Inventory Report – Commercial Real Estate: Rents Up, Spurs Residential Sales

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At the end of May 2012, a report from the National Association of Realtors (NAR) concluded that the country’s major commercial real estate sectors are all showing signs of improvement. It was also noted that the apartment market is completely back on its feet and expanding. The average price of rent has also increased which has spurred more home sales.

Skyscraper in Detroit

For the NAR’s recent quarterly survey, they enlisted the help of the information-gathering agency, REIS, INC. The report offers projections for four commercial sectors plus analyzes the most current data for the office, industrial, retail, and multifamily markets.

Their data predicts that the Office Markets Vacancy rates will drop from the current rate of 16.3% to 16.0% by 2013’s second quarter. The firm also stated that the markets with the lowest office vacancy rates were Washington, DC at 9.3%, NYC at 10.0% and New Orleans, whose rate was 12.6%.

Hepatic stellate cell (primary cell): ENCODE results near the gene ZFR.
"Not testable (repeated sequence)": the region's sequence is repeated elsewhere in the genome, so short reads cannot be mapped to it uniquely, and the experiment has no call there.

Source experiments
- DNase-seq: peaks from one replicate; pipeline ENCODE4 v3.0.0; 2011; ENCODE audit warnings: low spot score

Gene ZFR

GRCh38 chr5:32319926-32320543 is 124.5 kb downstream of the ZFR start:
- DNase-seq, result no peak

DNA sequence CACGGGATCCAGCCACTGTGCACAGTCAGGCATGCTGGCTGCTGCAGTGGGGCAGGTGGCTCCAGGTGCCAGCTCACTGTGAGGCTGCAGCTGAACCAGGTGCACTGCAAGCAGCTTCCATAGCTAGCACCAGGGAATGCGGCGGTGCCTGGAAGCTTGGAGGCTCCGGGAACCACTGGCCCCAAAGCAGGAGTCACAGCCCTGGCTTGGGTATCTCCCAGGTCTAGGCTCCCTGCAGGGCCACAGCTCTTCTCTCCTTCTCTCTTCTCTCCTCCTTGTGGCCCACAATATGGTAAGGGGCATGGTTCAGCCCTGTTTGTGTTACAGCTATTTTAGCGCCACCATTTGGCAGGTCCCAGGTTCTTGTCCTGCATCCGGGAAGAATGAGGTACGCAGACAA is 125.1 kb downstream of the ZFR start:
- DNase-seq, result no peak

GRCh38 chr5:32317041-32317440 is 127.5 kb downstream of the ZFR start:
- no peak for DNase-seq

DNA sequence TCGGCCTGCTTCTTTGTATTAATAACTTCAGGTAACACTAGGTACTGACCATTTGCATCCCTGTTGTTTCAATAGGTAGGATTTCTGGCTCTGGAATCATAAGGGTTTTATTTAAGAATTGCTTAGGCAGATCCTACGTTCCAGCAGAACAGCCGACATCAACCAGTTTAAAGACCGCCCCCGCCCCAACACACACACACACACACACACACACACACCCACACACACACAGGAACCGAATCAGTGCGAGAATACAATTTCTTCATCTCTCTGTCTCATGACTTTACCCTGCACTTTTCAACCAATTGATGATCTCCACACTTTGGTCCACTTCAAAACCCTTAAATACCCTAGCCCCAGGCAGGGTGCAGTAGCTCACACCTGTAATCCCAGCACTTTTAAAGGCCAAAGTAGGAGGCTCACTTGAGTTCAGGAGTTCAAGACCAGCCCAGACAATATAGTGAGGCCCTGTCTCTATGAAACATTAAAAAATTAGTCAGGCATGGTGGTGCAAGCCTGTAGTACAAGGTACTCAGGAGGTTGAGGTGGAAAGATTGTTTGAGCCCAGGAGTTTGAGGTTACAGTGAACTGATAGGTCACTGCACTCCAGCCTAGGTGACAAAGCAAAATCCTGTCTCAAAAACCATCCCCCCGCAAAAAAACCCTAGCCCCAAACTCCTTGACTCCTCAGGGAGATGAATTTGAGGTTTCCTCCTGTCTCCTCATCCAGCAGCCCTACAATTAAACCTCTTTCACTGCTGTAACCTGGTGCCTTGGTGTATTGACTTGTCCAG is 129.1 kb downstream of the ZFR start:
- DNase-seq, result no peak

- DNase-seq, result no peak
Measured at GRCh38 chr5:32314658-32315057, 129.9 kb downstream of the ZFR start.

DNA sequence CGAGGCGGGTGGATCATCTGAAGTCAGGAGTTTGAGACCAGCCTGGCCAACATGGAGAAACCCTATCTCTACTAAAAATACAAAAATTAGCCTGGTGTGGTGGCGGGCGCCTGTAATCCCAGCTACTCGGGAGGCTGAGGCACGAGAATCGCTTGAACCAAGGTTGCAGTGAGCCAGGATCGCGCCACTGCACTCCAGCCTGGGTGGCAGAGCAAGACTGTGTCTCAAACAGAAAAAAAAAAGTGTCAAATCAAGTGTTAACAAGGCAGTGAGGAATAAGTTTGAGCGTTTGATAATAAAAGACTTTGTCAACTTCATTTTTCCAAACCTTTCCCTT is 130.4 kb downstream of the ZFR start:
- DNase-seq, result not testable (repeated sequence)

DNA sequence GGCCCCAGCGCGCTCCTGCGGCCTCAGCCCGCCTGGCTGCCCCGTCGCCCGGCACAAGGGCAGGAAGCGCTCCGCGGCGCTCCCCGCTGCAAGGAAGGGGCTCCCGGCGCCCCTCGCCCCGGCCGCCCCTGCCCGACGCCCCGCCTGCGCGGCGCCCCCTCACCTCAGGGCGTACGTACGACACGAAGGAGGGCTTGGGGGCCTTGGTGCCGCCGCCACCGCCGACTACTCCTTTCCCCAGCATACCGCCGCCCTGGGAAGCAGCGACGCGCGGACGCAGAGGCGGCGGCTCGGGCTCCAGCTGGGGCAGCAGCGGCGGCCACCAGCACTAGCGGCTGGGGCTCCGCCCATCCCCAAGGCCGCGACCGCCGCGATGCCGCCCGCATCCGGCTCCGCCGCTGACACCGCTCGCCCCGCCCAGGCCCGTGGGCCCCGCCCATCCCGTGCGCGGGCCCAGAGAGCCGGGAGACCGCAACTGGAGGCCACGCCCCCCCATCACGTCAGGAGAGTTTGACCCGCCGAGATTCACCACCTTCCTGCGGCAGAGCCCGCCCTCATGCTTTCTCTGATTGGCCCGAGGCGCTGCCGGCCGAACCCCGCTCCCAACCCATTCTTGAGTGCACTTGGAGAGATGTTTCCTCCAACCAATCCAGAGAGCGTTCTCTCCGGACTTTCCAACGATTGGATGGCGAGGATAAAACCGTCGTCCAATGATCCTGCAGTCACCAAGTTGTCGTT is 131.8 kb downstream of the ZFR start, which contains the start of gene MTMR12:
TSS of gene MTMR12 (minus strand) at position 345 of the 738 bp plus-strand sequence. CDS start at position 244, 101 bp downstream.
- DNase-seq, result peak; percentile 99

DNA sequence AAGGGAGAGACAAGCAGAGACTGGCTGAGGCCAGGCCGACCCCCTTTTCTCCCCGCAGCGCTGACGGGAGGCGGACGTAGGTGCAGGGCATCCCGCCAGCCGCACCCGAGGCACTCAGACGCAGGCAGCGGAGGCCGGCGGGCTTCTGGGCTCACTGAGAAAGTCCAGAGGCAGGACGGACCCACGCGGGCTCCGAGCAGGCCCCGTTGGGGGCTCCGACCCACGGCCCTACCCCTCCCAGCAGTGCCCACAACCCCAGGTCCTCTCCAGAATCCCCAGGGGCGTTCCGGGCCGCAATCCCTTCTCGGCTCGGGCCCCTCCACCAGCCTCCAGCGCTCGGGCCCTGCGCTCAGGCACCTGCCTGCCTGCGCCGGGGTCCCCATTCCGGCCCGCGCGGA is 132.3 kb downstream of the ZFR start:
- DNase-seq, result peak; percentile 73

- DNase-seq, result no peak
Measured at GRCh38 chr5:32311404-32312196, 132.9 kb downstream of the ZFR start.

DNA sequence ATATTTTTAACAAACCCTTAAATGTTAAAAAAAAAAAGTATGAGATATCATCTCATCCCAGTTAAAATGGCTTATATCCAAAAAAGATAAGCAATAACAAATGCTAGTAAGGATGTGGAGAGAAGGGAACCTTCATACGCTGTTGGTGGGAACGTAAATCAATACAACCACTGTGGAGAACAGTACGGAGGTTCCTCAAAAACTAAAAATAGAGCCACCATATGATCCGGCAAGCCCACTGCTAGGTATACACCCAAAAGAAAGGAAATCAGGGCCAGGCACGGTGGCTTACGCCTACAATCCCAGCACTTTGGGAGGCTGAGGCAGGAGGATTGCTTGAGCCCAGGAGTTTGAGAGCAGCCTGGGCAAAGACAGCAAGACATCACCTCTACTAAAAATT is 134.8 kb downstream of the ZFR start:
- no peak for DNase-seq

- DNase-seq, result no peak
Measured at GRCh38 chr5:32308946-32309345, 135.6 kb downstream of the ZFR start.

For the industrial market, rates are expected to drop to 10.7% by the second quarter of 2013 from their current figure of 11.0%. Orange County, CA had the lowest number of industrial vacancies, which translated to 4.7%. Next was Los Angeles with 5.0% and Miami was in better shape than in previous months at 7.2%.

The NAR’s report also projects that the retail inventory will decline by early 2013 from 11.3% to 10.7%. The healthiest retail markets, or locations with lower inventory rates were San Francisco, 3.7%, Fairfield County, CT at 4.0% and Long Island, NY with 5.0%.

The multifamily and apartment market were already considered a landlord’s market, due to vacancy rates of less than 5%. They are expected to go even lower, from May’s 4.5% to 4.3% after the new year. The NYC, Portland, and Minneapolis multifamily markets had vacancy rates under 2.5%

Rental rates across the board are rising as vacancy rates in all four sectors decrease. Prices are also expected to continue their slow climb, except in one pocket of the commercial market. A stall out is taking place for properties priced less than 2.5 million. Smaller business owners and developers are finding that funding for smaller interests is harder to come by.

The NAR’s chief economist, Lawrence Yun feels that the creation of new jobs and thereby a greater need for commercial space is the answer to eliminating any surpluses in the commercial market.

Steph Meyer is a contributor to the Blog and keeps us up to date on interesting happenings within the world of home financing and real estate. She’s got a quick wit and keen eye on making smart financial decisions. My Google Profile+

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